It can be useful to jot down a couple of bullet points during your video interview when it’s time for asking the interviewer questions. Likewise, if you are asked to name your three best attributes, you can prevent any awkward silence when you forget your second point by glancing down at your notes. Having a few papers out on your computer desk is fine. Just don’t rely on having 10 pages out in front of you – flipping through multiple pages would be very distracting to interviewers.

Be Yourself

Treat the interview as you would any other professional opportunity, and make the most of it. Act naturally and answer the questions with as much enthusiasm as you would face-to-face. Finally, don’t forget to smile! Employers appreciate a warm and genuine conversation just as they would in person.

How to Set Up Effective Networking Meetings

It’s fall and you’re getting back in touch with your classmates and friends, finding out what they did over the summer, and asking for advice about classes, professors, and even where great new restaurants are located near campus. Networking operates along the same principles. You’re asking friends, acquaintances, and referrals about career paths, people they know, and job search strategies. It’s really just a conversation. There’s nothing all that complicated or scary about it.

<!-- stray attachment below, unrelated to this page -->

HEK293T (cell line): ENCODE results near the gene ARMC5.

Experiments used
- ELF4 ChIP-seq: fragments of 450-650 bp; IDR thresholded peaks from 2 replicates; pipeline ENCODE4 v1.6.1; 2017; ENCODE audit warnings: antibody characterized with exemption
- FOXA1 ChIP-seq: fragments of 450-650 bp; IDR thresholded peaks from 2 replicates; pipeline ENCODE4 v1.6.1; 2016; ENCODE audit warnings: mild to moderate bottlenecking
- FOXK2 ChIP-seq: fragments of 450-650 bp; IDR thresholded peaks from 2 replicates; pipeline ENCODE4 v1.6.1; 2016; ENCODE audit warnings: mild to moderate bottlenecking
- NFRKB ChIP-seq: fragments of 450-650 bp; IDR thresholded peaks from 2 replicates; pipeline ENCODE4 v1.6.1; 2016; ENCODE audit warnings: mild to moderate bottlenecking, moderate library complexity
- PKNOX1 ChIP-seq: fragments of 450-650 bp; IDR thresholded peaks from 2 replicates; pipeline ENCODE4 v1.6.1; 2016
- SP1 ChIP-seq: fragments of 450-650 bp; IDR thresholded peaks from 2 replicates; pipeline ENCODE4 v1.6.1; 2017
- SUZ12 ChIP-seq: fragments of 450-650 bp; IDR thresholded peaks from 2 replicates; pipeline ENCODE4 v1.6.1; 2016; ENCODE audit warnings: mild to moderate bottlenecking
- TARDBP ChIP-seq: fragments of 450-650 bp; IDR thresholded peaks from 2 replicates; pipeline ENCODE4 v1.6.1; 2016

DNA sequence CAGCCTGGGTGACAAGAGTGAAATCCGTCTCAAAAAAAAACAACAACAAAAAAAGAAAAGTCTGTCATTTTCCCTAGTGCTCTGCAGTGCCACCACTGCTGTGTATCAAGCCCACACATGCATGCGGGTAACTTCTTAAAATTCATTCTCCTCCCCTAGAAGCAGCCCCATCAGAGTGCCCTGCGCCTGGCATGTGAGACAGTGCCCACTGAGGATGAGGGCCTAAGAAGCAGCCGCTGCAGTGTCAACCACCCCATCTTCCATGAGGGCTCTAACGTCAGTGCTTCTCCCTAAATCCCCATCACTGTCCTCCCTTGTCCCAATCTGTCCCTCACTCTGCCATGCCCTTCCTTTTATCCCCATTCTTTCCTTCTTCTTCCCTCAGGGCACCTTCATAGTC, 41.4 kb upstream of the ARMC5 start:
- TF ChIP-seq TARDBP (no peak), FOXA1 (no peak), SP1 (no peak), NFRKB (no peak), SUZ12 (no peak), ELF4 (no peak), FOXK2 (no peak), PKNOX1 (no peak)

In addition to checking job listings in Symplicity and other locations, you probably want to start setting up networking meetings. Our office is a good place to get tips. The school alumni directory, located in the new Wake Network, is a great place to start. You can also talk to your career advisor about locating a specific alumni in a field and geographic area of interest. With alumni, you both have a connection to the same school, which is a good ice-breaker. Professors can also be a good source of information.

Student memberships in professional associations are another way to find people to network with – since you are a member of the same organization, they have a built in connection to you. LinkedIn groups are also helpful. Of course, friends, family, people you know through sports, campus activities, and other schools you have attended, are another good place to start.

Now that you have some un-intimidating ways to find people, what should you do next? You can send a brief, friendly email asking to chat with them about their career, and mentioning your connection to them. If you want, attach your resume. The email should be more conversational than job search directed at this point.

Next, put together a list of questions for networking contacts. Questions about their own career path are a good place to start. You know that everyone likes to talk about themselves, right? Questions about areas that are in demand, job web sites and professional organizations related to what they do, and predictions about future growth areas and are also good. You can show them your resume, and ask for suggestions to improve it. Questions about referrals to others they know in the industry are fine (but I would wait until the end of the networking meeting to ask for other names). Hold your first networking meeting with someone you know, rather than your dream employer, so you can practice, and work out the kinks.